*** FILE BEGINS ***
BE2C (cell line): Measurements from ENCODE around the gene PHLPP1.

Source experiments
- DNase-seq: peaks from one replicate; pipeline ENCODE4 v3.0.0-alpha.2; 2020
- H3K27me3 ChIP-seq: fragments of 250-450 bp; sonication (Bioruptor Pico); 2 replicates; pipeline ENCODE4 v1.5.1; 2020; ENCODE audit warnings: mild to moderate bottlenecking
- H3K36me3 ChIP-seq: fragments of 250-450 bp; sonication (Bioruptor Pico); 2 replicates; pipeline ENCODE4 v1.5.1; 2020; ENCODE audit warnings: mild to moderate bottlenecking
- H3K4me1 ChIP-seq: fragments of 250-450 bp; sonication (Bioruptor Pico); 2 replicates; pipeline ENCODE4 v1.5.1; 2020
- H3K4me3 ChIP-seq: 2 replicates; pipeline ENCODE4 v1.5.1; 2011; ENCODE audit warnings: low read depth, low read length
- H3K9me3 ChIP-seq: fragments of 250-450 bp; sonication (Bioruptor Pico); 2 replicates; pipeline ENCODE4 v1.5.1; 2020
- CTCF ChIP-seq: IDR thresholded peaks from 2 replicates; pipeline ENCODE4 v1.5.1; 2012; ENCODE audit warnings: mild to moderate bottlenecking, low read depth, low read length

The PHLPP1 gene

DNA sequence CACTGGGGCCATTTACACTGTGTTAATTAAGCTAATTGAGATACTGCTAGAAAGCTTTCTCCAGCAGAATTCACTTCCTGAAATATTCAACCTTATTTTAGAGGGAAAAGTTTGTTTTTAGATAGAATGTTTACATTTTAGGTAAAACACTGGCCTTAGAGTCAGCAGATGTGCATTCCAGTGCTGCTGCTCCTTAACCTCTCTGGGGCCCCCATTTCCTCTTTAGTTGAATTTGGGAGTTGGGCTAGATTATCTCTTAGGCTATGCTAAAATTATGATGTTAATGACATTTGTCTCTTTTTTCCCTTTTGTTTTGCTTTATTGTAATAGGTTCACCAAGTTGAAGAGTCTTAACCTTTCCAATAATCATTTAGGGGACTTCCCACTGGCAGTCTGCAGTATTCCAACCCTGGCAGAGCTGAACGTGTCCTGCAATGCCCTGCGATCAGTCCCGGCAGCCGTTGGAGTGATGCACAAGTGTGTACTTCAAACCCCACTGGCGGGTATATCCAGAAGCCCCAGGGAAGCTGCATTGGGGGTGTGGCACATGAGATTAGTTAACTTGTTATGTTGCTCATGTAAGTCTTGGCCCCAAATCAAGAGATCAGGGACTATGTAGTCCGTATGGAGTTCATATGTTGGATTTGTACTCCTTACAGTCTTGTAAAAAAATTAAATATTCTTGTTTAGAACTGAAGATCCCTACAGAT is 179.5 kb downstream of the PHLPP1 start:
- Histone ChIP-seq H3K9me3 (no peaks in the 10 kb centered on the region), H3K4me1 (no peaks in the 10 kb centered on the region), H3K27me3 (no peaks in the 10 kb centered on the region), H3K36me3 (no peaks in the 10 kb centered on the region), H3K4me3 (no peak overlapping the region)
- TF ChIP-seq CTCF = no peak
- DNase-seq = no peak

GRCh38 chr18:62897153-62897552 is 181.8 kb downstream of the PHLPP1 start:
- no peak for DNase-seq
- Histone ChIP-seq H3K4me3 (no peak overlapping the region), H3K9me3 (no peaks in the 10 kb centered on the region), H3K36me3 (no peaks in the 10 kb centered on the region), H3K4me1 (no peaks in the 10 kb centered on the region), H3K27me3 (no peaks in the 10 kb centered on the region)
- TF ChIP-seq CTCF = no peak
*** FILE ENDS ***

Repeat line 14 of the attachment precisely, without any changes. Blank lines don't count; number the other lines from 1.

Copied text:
- DNase-seq = no peak